Latest serious idea for fiscal-crisis solution: IOUs

Well, thank goodness we’re taking the issue seriously.  It’s difficult to conceive of a sillier proposal than the trillion-dollar platinum coin, but it’s not as if some people aren’t working hard at it.  National Journal reports that a new suggestion involves government scrip — IOUs, in other words:

The $1 trillion platinum coin seems too wacky; the 14th amendment too risky. But could IOU’s be the solution to an impasse on raising the nation’s borrowing limit?

Yes, and President Obama should publicly adopt the idea, Edward Kleinbard, a University of Southern California law professor and former chief of staff to Congress’s Joint Committee on Taxation, argues in a Thursday New York Times op-ed. If lawmakers can’t reach an agreement before the nation hits its debt ceiling–which could happen as soon as next month–then Obama should have a backup plan of issuing IOU’s in place, Kleinbard argues.

“[Obama] should threaten to issue scrip—’registered warrants’—to existing claims holders (other than those who own actual government debt) in lieu of money. Recipients of these I.O.U.’s could include federal employees, defense contractors, Medicare service providers, Social Security recipients and others.”

Kleinbard is hardly the first to propose the idea. Slate’s Matt Yglesias suggested it in early December. And New York Times Op-Ed columnist and Nobel Prize winner Paul Krugman argued for such IOU’s on Monday, though he called them “Moral Obligation Coupons.” In Krugman and Kleinbard, the idea has found two prominent proponents.

Tagging Yglesias on this might be a little unfair.  He mentioned it as an option in December, but argued that the platinum-coin trick was a better path, which he continued to do on Twitter today:

James Joyner at OTB asked a good question, however:

The IOU approach has more of a precedent, although not necessarily one that commends it.  California began issuing IOUs in 2009 in response to what is really the same problem — politicians not being able to deal with the reality of spending a lot more money than what comes in.  The distribution of the IOUs wasn’t exactly an egalitarian model, either:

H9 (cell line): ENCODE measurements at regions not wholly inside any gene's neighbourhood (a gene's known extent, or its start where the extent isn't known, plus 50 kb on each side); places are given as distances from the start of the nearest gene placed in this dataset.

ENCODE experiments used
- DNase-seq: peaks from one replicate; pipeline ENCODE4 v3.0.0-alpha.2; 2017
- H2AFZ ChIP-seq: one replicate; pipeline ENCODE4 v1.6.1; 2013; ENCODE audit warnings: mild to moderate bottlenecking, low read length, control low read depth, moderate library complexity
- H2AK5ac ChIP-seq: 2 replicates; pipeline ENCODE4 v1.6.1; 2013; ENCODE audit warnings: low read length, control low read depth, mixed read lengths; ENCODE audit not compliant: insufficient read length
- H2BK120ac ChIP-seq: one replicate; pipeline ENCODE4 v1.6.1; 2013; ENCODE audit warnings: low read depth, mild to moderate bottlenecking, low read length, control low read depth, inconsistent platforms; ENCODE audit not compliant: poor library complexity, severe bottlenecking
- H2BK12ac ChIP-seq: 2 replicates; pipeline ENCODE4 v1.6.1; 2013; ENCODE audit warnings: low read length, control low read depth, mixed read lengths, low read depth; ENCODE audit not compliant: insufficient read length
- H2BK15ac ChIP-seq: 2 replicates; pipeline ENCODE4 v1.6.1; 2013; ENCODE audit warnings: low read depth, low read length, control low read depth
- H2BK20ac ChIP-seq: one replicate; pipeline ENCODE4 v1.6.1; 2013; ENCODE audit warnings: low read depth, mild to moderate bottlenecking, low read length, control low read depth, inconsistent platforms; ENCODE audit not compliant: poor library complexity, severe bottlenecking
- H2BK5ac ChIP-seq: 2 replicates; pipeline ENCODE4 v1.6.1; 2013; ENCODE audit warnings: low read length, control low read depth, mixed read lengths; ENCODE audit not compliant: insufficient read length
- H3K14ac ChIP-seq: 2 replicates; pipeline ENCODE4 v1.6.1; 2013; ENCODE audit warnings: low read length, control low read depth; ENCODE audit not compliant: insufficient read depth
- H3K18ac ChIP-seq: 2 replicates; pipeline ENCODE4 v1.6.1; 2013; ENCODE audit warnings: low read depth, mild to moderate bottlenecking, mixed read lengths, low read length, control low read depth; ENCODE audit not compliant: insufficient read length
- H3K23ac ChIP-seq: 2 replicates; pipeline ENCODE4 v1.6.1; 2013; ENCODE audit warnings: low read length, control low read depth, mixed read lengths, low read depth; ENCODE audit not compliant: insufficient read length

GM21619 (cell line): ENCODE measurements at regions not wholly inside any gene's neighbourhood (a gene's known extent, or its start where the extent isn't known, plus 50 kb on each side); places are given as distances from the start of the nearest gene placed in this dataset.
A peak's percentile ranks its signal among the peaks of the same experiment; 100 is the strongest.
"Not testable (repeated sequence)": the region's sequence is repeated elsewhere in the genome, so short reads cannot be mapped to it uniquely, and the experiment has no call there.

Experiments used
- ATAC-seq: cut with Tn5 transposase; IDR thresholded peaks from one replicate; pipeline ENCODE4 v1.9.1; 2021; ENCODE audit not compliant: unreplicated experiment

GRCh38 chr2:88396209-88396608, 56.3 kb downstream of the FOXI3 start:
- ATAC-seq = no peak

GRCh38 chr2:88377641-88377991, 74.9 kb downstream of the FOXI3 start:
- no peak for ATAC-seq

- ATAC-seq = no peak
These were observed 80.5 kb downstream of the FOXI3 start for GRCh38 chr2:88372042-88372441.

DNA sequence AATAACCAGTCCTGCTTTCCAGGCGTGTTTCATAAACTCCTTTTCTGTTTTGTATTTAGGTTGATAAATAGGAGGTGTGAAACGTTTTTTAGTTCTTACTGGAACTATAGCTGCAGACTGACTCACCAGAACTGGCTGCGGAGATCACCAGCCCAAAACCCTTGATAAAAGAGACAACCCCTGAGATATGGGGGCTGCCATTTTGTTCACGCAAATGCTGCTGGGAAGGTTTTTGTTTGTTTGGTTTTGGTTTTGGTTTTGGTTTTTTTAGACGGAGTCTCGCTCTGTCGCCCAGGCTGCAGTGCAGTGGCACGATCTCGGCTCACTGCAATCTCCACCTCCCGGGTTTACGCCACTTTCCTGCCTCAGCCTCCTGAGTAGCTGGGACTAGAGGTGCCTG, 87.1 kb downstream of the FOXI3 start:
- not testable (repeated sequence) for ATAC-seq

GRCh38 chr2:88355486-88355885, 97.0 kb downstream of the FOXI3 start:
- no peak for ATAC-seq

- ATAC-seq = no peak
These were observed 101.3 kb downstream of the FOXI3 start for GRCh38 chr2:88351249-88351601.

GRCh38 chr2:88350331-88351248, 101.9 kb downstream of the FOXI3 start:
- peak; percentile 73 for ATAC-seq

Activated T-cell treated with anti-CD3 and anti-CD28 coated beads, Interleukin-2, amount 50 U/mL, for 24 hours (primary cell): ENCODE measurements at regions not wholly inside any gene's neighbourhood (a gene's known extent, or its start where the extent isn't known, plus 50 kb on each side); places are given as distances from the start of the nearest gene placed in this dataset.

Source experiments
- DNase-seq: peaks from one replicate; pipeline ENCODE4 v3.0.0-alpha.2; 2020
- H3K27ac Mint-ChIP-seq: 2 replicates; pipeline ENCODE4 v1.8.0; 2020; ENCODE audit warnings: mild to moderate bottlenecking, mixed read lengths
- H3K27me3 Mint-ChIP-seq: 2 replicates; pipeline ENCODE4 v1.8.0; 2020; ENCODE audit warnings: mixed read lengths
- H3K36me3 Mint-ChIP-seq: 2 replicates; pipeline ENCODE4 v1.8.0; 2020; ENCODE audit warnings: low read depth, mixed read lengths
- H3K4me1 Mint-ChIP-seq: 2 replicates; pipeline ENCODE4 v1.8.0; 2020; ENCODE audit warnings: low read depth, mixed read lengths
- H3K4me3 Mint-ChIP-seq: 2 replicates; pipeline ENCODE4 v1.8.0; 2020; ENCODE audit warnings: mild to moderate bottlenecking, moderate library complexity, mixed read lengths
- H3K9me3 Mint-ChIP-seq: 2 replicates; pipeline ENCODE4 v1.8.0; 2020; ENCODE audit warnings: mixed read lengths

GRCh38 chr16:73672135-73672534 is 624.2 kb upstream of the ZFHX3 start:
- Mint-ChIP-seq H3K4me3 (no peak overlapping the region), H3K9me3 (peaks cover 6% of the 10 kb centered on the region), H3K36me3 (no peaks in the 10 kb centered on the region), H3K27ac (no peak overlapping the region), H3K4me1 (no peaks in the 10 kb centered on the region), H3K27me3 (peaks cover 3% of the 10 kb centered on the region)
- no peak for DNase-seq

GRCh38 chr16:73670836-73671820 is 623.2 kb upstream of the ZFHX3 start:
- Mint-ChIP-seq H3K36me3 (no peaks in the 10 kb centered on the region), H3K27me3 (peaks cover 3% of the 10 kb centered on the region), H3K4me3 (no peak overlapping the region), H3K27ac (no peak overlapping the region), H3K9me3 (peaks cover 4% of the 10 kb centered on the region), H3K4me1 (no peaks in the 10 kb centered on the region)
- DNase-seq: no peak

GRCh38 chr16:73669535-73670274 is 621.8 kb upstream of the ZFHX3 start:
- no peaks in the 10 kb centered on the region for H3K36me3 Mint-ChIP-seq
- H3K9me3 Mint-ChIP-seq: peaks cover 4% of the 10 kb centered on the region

People who get California IOUs People California pays in cash
Grants to aged, blind or disabled persons University of California
People needing temporary assistance for basic family needs Public Employees’ Retirement System
People in drug prevention, treatment, and recovery services Legislators, legislative employees, and appointees
Persons with developmental disablities Judges
People in mental health treatment Department of Corrections
Small Business Vendors Health Care Services payments to Institutional Providers

The IOUs stopped when the California legislature passed one of its series of budget compromises that wildly overestimated revenues while increasing spending. Each of the next three years, the state ended up having to revisit the same problem, without addressing the underlying cause — excessive spending and liabilities, especially in its pension obligations.

The argument for IOUs is that people will feel secure in the fact that they’ll eventually get paid.  Well, that may make the people issuing the IOUs feel good, but unless those payments come almost immediately to contractors who receive them, it’s going to be a disaster.  They can’t pay their own vendors or employees in IOUs, and if the debate drags on for any length of time, these contractors may end up closing their doors or furloughing personnel — especially if the distribution resembles California’s.

Maybe we should start addressing the actual problem, which is that the Obama administration is on track to spend a trillion or more dollars more than it receives for the fifth straight year.  We just gave Obama the tax hike he wanted, and which he promised would solve a large part of the problem.  How about working on the spending side now, and eliminate the need for coin tricks or federal scrip?

Addendum: Speaking of coin tricks, Gabriel Malor has a lengthy post at AOSHQ that looks at the legality, constitutionality, and advisability of the option.  Read it all, but here’s his conclusion:

The final question is probably the easiest: no, it’s not a good idea.

Some economists, Paul Krugman foremost among them, insist it will not lead to debilitating inflation because QE 1, 2, and 3 didn’t lead to bad inflation. That’s not so much a guiding economic principle, but an admission that they’re not sure what’s happening, but it hasn’t been that bad yet. But there’s more to consider than just inflation.

Pulling a platinum coin out of thin air is likely to lead to a credit rating downgrade whether we continue to pay our creditors or not because it signals a serious problem with U.S. government finances. It also sets a terrible precedent. And, of course, the very point of the platinum coin trick is to push our day of reckoning further into the future when we’re going to be less likely to deal successfully with our spending problem.

Megan McArdle had a particularly noteworthy rant about the merits of the platinum coin trick yesterday. I encourage you to read it.

In short, the platinum coin trick an unnecessary idea and a bad one, but it is not, as some have argued, unconstitutional or illegal.

These are all reality-avoidance tricks.  Reality will not be evaded that easily.

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